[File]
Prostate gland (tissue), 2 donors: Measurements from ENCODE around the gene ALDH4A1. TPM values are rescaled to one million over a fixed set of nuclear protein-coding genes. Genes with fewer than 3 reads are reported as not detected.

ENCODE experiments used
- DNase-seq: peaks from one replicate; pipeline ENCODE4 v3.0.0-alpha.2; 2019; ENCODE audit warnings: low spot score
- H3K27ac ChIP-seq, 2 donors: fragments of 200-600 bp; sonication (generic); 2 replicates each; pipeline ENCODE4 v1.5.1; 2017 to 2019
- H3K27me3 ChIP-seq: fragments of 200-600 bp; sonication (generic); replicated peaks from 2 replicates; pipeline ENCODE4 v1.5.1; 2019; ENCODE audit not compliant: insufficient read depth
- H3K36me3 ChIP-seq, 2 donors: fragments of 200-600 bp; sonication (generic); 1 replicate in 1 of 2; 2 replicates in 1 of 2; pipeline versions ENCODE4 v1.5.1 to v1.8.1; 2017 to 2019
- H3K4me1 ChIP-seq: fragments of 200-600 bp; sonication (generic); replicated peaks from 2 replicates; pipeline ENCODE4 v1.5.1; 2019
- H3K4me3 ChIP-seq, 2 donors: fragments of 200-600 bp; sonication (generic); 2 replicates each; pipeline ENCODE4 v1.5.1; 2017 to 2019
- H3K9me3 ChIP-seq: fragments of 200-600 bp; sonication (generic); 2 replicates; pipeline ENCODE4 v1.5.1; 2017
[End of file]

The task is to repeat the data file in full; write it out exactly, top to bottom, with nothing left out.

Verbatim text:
Prostate gland (tissue), 2 donors: Measurements from ENCODE around the gene ALDH4A1. TPM values are rescaled to one million over a fixed set of nuclear protein-coding genes. Genes with fewer than 3 reads are reported as not detected.

ENCODE experiments used
- DNase-seq: peaks from one replicate; pipeline ENCODE4 v3.0.0-alpha.2; 2019; ENCODE audit warnings: low spot score
- H3K27ac ChIP-seq, 2 donors: fragments of 200-600 bp; sonication (generic); 2 replicates each; pipeline ENCODE4 v1.5.1; 2017 to 2019
- H3K27me3 ChIP-seq: fragments of 200-600 bp; sonication (generic); replicated peaks from 2 replicates; pipeline ENCODE4 v1.5.1; 2019; ENCODE audit not compliant: insufficient read depth
- H3K36me3 ChIP-seq, 2 donors: fragments of 200-600 bp; sonication (generic); 1 replicate in 1 of 2; 2 replicates in 1 of 2; pipeline versions ENCODE4 v1.5.1 to v1.8.1; 2017 to 2019
- H3K4me1 ChIP-seq: fragments of 200-600 bp; sonication (generic); replicated peaks from 2 replicates; pipeline ENCODE4 v1.5.1; 2019
- H3K4me3 ChIP-seq, 2 donors: fragments of 200-600 bp; sonication (generic); 2 replicates each; pipeline ENCODE4 v1.5.1; 2017 to 2019
- H3K9me3 ChIP-seq: fragments of 200-600 bp; sonication (generic); 2 replicates; pipeline ENCODE4 v1.5.1; 2017